• Defending organisations from cyber threats requires knowing the network better than the IT team know it. I don’t say this lightly as the IT team are fundamental and key to protecting the business from cyber threats, however the cyber landscape is now so broad and deep relying upon it “to be looked after” doesn’t really work. See the news daily for evidence of this.

Major challenges for organisations in cyber security cover a broad range of domains:

  • Financial Markets, changes to cost bases must be absorbed somewhere, if it’s not in the customer or supplier space it’s in the dividends and share price.
  • Adding capabilities generally increases the cost base.
  • Adding capex-based investments without balancing out the operational spending (head count, support, training, time) adds more technical debt.
  • Pace of change.
  • Threat Landscape, Threat actor capabilities and criminal go to market speeds
  • Cyber capabilities were simply forgotten, ignored, or cut out from traditional technology deployments.
  • Security is perceived as a cost rather than a business enabler.
  • Cyber security is often seen as magic.
  • The workforce in my experience (at all levels) is not currently greatly equipped to understand the cyber landscape let alone be able to effectively defend their segments of the world.
  • People often think installing the latest version of a product or service will make them secure, sadly this is very (if not ever) the case.
  • Education, not only of people planning, designing, building, and operating but also of those in the investment decision spaces are a major challenge.
  • Customer demands and expectations for security and privacy are that they are built into products and services.
  • Organisations have legal obligations; these however are often unclear and often glossed over.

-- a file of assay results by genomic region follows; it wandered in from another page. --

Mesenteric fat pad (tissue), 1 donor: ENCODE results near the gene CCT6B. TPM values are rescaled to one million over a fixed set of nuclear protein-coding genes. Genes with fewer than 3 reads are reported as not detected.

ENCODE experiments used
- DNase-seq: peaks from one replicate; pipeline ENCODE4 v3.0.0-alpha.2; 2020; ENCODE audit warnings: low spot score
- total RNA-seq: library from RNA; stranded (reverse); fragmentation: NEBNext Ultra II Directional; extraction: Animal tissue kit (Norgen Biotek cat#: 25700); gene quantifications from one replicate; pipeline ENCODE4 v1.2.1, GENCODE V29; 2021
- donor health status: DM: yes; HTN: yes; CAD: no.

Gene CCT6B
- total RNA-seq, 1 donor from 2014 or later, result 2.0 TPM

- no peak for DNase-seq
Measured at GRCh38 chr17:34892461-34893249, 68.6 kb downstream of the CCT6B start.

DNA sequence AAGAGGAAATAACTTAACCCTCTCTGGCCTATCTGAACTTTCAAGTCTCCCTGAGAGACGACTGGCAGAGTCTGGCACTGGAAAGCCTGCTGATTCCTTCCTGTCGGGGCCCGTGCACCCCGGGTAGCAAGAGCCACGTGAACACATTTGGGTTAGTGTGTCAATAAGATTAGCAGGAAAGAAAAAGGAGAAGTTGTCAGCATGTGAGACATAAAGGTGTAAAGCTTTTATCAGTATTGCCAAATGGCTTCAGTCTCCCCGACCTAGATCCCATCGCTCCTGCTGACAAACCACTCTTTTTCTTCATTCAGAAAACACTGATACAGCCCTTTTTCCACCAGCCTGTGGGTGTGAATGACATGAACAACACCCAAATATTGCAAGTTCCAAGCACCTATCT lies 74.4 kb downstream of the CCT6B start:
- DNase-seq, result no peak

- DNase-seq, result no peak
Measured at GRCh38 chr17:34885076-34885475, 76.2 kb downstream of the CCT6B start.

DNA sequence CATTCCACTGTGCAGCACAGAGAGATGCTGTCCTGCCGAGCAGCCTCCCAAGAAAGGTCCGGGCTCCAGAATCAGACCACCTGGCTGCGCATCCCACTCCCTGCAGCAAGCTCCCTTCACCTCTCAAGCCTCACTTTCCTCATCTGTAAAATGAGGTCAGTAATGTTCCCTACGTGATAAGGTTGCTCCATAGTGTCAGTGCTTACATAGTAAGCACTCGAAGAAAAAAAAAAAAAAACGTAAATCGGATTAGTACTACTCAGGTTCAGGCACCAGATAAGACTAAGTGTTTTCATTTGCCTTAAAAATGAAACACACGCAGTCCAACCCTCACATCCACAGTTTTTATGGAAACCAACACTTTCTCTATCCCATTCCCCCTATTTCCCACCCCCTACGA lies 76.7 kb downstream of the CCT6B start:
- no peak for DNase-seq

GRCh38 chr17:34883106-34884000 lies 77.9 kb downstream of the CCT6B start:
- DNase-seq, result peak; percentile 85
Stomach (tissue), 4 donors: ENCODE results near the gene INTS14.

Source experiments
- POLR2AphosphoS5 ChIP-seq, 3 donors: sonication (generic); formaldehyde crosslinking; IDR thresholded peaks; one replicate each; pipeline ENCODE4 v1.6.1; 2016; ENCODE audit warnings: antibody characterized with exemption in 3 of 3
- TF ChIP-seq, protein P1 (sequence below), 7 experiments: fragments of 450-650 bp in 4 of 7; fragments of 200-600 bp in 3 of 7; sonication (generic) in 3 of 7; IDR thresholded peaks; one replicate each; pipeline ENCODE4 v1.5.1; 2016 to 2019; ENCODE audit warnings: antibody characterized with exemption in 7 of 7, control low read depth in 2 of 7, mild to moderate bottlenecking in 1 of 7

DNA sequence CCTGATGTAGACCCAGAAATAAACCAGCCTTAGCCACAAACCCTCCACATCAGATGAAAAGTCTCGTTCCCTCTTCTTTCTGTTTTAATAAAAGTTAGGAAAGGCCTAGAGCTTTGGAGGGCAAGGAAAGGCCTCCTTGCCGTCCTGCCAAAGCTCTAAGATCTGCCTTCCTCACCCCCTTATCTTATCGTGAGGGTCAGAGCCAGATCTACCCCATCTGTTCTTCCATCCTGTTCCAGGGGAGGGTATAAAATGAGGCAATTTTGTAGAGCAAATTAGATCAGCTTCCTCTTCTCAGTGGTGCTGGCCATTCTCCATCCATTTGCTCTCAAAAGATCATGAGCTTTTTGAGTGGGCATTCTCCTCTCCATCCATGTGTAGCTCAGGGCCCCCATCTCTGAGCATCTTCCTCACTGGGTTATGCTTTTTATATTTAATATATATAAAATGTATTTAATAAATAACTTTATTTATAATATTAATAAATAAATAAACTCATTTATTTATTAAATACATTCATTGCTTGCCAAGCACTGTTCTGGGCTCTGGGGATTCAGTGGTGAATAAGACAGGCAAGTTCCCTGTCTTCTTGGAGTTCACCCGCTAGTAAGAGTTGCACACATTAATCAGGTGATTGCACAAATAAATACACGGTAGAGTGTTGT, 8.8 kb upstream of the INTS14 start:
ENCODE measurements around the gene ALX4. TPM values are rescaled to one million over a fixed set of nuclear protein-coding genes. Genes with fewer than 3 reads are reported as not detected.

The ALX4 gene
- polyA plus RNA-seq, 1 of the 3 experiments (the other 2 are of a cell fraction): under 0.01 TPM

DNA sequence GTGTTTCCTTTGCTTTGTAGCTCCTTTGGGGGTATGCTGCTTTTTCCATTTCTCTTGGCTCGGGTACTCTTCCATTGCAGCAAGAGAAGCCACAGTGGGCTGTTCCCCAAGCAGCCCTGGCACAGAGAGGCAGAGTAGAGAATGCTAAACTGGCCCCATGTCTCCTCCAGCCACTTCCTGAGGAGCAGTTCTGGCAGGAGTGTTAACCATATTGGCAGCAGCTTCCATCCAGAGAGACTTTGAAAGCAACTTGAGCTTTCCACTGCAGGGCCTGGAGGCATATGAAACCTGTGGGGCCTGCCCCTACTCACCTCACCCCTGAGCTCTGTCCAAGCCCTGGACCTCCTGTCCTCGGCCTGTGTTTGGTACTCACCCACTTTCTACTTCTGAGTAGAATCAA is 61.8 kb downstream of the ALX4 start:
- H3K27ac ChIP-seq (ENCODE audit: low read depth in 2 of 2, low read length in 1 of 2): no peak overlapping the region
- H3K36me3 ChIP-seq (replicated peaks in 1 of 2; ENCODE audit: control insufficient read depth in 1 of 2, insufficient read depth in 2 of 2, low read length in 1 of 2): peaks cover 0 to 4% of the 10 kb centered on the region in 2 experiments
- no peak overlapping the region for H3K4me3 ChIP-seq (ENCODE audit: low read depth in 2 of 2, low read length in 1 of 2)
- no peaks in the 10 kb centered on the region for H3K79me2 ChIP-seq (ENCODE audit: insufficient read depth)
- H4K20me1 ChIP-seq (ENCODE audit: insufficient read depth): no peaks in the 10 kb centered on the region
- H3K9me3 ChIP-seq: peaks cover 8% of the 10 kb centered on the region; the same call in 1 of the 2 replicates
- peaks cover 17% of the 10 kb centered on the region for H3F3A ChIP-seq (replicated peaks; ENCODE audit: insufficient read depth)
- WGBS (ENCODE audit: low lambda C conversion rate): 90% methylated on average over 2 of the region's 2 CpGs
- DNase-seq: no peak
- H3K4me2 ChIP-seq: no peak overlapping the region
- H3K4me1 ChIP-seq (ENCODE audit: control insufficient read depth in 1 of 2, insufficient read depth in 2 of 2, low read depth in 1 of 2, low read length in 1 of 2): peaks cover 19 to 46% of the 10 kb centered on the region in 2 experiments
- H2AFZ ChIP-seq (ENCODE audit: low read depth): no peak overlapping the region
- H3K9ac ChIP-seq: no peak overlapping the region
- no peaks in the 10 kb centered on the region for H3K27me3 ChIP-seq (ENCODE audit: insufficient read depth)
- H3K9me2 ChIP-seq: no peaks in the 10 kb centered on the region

A Grim Reality Today doesn’t mean the future has to be the same

I’m not going to lie, sometimes working in this field is depressing. I look at the way we as a human race have deployed technology and then look at the attack surfaces at country scales and it’s not a pretty sight. I speak to people who are always keen to talk a great game but when we look in the weeds, we very often find the skeletons that “don’t exist”.

I do however see a brighter future, today Cyber security is an entire industry, we have better education, better understanding, better investment, and more opportunities than we ever have had. We do still however have a gigantic set of challenges to overcome, even if we delivered world class education into the new generations tomorrow the lag time for that to take effect on the ground is huge.

That being said, things are somewhat improving, my worry is that it’s easy to put out strategic statements and much grandiose visions of a secure future without rolling up the sleeves and fixing the issues that are causing both organisations and people to get pwn3d with a devastating effect on what is now an hourly/daily basis.

If we are going to change the status quo, it’s going to require change, it’s going to require people and organisations to deal with the on the ground issues, it’s going to require that as a race we learn to defend harder. That starts with being realistic and recognising the need to change the way we have been approaching technology security, and that change is far harder than blocking the next RCE!